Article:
Broadcasting

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Broadcasting is the distribution of audio and video content to a dispersed audience via radio, television, or other, often digital transmission media. Receiving parties may include the general public or a relatively large subset of thereof.

The original term broadcast referred to the literal sowing of seeds on farms by scattering them over a wide field.[1] It was first adopted by early radio engineers from the Midwestern United States to refer to the analogous dissemination of radio signals. Broadcasting forms a very large segment of the mass media. Broadcasting to a very narrow range of audience is called narrowcasting.

Contents

Forms of electronic broadcasting

Historically, there have been several different types of electronic broadcasting mediums:

  • Telephone broadcasting (1881–1932): the earliest form of electronic broadcasting (not counting data services offered by stock telegraph companies from 1867, if ticker-tapes are excluded from the definition). Telephone broadcasting began with the advent of Théâtrophone ("Theatre Phone") systems, which were telephone-based distribution systems allowing subscribers to listen to live opera and theatre performances over telephone lines, created by French inventor Clément Ader in 1881. Telephone broadcasting also grew to include telephone newspaper services for news and entertainment programming which were introduced in the 1890s, primarily located in large European cities. These telephone-based subscription services were the first examples of electrical/electronic broadcasting and offered a wide variety of programming .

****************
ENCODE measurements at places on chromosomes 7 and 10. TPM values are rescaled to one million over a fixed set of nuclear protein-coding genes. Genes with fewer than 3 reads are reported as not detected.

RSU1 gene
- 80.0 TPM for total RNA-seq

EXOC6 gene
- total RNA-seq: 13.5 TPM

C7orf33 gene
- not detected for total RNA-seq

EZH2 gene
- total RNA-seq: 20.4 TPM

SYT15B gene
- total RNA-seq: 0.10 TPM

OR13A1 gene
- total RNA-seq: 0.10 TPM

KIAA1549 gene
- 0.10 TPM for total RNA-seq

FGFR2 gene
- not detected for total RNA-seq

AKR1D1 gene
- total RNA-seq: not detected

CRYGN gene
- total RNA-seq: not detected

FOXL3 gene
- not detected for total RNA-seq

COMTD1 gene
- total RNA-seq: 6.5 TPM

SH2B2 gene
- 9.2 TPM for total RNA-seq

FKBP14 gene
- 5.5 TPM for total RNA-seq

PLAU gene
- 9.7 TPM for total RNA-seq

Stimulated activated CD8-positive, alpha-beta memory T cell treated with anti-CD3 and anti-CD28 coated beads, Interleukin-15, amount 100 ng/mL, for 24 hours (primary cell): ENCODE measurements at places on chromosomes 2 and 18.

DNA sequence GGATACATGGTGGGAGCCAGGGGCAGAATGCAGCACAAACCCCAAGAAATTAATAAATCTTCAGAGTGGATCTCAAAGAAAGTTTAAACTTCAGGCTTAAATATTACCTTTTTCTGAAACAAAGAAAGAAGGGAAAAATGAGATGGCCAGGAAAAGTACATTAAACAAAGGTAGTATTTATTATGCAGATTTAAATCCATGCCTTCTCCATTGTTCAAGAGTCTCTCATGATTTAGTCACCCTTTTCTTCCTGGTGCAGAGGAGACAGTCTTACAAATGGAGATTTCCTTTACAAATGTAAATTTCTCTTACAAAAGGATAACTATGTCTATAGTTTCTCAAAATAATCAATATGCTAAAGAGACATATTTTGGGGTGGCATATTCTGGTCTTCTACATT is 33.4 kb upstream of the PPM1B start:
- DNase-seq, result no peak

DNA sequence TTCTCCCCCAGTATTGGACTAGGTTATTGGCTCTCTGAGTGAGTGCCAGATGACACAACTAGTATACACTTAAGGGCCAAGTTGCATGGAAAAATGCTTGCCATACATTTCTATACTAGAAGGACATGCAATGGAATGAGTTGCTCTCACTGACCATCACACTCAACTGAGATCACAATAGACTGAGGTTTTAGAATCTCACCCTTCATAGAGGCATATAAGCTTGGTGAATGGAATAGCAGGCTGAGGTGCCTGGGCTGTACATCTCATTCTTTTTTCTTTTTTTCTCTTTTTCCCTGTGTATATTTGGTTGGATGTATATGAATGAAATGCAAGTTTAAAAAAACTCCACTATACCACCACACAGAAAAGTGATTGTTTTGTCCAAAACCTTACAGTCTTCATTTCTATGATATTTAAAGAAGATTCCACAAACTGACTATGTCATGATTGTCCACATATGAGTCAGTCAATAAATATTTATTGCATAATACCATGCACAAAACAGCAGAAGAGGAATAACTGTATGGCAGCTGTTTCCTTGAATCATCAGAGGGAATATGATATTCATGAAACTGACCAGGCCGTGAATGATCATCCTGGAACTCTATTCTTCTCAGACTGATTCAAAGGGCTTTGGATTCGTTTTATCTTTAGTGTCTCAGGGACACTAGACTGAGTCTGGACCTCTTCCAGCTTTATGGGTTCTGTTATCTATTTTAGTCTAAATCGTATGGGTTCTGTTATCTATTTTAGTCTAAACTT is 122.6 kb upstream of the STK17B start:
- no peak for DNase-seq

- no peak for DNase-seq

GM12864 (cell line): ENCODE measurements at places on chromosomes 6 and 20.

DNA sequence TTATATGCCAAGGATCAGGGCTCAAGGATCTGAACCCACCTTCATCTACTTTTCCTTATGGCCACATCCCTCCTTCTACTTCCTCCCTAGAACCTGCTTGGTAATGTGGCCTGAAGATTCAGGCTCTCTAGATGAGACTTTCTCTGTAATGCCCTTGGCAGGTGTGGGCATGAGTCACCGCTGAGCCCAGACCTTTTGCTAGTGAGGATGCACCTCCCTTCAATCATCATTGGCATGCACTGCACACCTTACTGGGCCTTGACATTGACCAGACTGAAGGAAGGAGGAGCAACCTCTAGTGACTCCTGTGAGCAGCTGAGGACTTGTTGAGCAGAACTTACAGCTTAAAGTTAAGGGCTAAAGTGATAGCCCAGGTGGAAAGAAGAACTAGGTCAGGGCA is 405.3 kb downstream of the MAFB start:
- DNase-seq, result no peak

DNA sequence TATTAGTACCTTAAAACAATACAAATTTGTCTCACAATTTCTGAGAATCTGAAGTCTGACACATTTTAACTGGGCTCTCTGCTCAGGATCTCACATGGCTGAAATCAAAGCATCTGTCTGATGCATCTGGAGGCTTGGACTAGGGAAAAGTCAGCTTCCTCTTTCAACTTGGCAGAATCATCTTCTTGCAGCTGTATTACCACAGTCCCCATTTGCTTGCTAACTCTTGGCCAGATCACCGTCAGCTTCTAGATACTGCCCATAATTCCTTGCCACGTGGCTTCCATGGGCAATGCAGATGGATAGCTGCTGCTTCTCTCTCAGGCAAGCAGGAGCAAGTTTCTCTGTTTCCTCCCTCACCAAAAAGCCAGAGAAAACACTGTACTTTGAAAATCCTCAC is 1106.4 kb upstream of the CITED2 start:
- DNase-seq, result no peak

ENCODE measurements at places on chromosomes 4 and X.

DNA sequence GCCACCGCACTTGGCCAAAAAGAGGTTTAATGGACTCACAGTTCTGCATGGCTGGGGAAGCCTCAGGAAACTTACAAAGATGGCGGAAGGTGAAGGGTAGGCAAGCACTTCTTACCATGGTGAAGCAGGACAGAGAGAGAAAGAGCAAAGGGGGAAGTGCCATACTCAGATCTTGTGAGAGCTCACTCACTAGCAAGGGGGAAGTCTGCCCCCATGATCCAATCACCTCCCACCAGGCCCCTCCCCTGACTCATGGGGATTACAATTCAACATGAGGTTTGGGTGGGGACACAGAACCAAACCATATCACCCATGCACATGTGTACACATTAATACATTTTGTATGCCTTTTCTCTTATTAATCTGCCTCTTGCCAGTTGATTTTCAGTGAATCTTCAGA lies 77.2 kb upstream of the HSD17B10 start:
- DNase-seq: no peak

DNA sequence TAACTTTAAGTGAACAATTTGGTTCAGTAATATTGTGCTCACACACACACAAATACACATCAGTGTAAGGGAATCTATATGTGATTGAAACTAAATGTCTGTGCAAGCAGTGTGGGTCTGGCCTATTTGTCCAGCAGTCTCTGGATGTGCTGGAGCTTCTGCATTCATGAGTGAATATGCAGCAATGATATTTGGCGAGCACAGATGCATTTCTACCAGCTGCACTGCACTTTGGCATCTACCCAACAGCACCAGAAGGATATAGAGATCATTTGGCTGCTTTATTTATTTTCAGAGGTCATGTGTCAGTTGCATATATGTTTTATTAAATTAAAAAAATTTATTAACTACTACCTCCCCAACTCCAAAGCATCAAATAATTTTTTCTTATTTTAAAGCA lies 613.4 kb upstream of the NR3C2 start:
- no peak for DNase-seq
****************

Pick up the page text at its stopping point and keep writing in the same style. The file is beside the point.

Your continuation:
• Radio broadcasting (experimentally from 1906, commercially from 1920): radio broadcasting is an audio (sound) broadcasting service, broadcast through the air as radio waves from a transmitter to an antenna and, thus, to a receiving device. Stations can be linked in radio networks to broadcast common programming, either in syndication or simulcast or both.
  • Television broadcasting (telecast), experimentally from 1925, commercially from the 1930s: this video-programming medium was long-awaited by the general public and rapidly rose to compete with its older radio-broadcasting sibling.
  • Cable radio (also called "cable FM", from 1928) and cable television (from 1932): both via coaxial cable, serving principally as transmission mediums for programming produced at either radio or television stations, with limited production of cable-dedicated programming.
  • Satellite television (from circa 1974) and satellite radio (from circa 1990): meant for direct-to-home broadcast programming (as opposed to studio network uplinks and downlinks), provides a mix of traditional radio or television broadcast programming, or both, with satellite-dedicated programming.
  • Webcasting of video/television (from circa 1993) and audio/radio (from circa 1994) streams: offers a mix of traditional radio and television station broadcast programming with internet-dedicated webcast programming.

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